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Political, cultural, green
Andrew Patrizio

. Stepping back somewhat, I now propose to offer some ecocritical political orientation, starting with some of the standard ‘green’ political positions on which environmental humanities stands or, at its most extreme edges, deconstructs or makes newly radical. Andrew Dobson, in his useful introduction to Green Political Thought , defines ‘political ecology’ (a term used purposefully by T. J. Demos in Decolonizing Nature , for instance) as a viewpoint that holds that ‘a sustainable and fulfilling existence presupposes radical changes in our relationship with the non

in The ecological eye
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Germany in American post-war International Relations
Felix Rösch

led to this ‘silencing’. How was it possible that their German intellectual socialisation that continued to inform their political thought became overlooked and indeed no longer even realised? It is argued that German émigrés and American International Relations (IR) constitute a case of successful integration. Before this argument is further expounded, it has to be acknowledged that émigré scholars partly caused this silencing themselves. After their forced emigration, they were at pains to adjust their research and teaching to the different intellectual and

in Prussians, Nazis and Peaceniks
An atypical commonwealth man
Rachel Hammersley

– including Cicero, Harrington and Sidney – in his works.8 Most significantly, the values that he emphasised in his political thought were almost identical to those of the commonwealthmen. ‘Liberty, civil and religious’ Bolingbroke certainly shared the Real Whig belief that liberty was the central political value. He described it as ‘the greatest of human blessings’ and ‘the greatest good of a people’, and like them he referred to it in order to justify his works.9 At the beginning of his Remarks on the History of England he suggested that the purpose of the essays in the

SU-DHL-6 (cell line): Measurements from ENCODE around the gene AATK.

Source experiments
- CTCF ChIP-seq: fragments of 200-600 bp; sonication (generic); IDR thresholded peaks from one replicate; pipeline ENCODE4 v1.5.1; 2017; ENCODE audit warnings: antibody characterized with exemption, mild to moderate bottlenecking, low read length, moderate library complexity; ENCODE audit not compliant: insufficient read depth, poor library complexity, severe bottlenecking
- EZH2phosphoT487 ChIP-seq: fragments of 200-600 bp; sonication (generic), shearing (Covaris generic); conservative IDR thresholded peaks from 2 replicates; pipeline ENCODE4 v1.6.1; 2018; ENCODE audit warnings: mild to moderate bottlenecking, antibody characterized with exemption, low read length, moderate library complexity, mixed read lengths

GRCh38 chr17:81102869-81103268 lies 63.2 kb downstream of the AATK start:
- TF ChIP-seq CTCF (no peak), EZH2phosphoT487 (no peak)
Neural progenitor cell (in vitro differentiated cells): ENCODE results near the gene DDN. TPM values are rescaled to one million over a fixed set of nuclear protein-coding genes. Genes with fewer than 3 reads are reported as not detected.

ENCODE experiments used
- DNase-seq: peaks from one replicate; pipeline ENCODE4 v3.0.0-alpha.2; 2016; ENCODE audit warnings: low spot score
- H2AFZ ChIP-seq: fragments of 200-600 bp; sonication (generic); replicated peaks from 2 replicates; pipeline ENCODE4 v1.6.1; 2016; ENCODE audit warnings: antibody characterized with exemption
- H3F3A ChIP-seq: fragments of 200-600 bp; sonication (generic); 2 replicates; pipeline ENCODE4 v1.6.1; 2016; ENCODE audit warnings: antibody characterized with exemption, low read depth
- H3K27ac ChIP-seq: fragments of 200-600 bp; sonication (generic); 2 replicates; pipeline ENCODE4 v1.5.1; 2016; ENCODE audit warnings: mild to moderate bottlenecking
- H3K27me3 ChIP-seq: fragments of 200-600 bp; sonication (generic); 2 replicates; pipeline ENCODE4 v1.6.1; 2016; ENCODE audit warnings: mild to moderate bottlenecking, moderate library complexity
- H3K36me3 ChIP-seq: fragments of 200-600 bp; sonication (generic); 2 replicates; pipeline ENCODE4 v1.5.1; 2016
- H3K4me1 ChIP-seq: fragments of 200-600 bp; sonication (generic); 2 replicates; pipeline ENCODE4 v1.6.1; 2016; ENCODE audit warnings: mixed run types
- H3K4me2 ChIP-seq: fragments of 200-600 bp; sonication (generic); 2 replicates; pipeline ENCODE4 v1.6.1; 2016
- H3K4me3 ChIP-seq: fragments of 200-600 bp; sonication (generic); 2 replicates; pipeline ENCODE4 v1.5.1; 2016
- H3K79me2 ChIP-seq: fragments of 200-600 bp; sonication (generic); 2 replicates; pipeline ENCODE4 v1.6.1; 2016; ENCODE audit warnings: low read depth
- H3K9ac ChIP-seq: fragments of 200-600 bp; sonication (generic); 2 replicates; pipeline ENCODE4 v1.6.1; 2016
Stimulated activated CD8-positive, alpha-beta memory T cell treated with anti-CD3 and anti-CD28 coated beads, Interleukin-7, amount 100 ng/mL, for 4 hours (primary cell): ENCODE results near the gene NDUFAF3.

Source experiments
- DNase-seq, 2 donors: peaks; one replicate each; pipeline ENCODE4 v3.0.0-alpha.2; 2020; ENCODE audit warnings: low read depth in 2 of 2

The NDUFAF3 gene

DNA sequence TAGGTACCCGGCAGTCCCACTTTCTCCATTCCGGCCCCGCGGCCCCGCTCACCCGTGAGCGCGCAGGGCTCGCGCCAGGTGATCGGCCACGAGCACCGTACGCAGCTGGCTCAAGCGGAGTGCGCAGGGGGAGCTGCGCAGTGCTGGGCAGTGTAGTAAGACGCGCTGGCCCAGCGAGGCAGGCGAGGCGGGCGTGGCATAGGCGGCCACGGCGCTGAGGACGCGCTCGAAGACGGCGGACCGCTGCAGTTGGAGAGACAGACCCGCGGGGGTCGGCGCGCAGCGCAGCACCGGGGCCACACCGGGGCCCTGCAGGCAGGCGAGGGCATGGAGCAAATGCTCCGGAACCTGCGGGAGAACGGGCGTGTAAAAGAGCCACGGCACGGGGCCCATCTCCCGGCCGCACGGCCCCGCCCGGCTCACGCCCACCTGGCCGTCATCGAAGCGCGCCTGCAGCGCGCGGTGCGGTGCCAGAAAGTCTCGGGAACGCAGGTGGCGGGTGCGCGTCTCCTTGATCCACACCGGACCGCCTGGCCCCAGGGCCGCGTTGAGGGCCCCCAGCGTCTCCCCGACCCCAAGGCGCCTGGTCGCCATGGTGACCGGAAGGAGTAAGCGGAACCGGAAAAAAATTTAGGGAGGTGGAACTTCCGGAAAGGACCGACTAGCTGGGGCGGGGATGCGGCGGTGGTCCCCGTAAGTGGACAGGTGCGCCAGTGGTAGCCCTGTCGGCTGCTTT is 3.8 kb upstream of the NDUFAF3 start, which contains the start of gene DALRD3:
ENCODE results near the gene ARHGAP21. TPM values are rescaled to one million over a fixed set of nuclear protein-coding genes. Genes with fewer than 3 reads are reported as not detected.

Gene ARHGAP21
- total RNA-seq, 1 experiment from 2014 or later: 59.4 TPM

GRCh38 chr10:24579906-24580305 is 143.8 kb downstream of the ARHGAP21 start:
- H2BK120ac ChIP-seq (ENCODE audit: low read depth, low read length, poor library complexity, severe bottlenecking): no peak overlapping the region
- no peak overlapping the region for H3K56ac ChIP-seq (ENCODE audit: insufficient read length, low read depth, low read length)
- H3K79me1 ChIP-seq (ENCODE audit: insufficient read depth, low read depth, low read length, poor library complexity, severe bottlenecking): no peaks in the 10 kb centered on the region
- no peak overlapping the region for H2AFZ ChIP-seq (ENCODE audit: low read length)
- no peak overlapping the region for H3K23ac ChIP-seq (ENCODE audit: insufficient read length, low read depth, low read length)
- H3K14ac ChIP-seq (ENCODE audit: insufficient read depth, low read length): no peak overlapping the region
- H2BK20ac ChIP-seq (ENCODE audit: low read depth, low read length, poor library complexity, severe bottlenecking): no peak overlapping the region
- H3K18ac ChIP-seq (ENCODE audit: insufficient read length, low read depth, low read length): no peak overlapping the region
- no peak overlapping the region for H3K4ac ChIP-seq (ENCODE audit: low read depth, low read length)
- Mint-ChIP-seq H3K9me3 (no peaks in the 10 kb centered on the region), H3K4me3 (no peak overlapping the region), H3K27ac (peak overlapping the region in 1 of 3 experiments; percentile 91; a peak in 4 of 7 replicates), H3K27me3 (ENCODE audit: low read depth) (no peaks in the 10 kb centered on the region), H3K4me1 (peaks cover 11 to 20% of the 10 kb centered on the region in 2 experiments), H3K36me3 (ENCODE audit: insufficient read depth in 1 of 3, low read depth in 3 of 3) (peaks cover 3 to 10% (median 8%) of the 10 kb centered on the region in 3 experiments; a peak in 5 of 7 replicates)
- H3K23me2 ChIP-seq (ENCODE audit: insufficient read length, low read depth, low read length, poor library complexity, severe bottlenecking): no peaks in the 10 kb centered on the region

in The English republican tradition and eighteenth-century France
Who, we?
Catherine Kellogg

in the classical Greek city-state to the present moment. Based on this itinerary, I argue that Derrida’s contribution to thinking democracy can be summed up as follows: democracy is an impossible possibility, insofar as it is both enabled and ultimately threatened by what can never be brought under the sign of ‘we’. Derrida’s various attempts to define democracy within the history of Western political thought allows him to trace its fundamental aporias, most notably, the contradiction between freedom (qua unconditionality), on the one hand, and equality (which is

in Democracy in crisis
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Ilan Zvi Baron

other words, is derivative in a twofold sense: it has its origin in the pre-political data of biological life, and it has its end in the post-political, highest possibility of human destiny.”13 This paradox is especially evident in the thought of Karl Marx, who sought to explain politics with the ultimate goal of escaping from a condition of politics defined in terms of class struggle. Arendt argues that the death of Socrates represented a major threat to philosophy, and set in motion an intellectual tradition whereby the pursuit of political thought is directed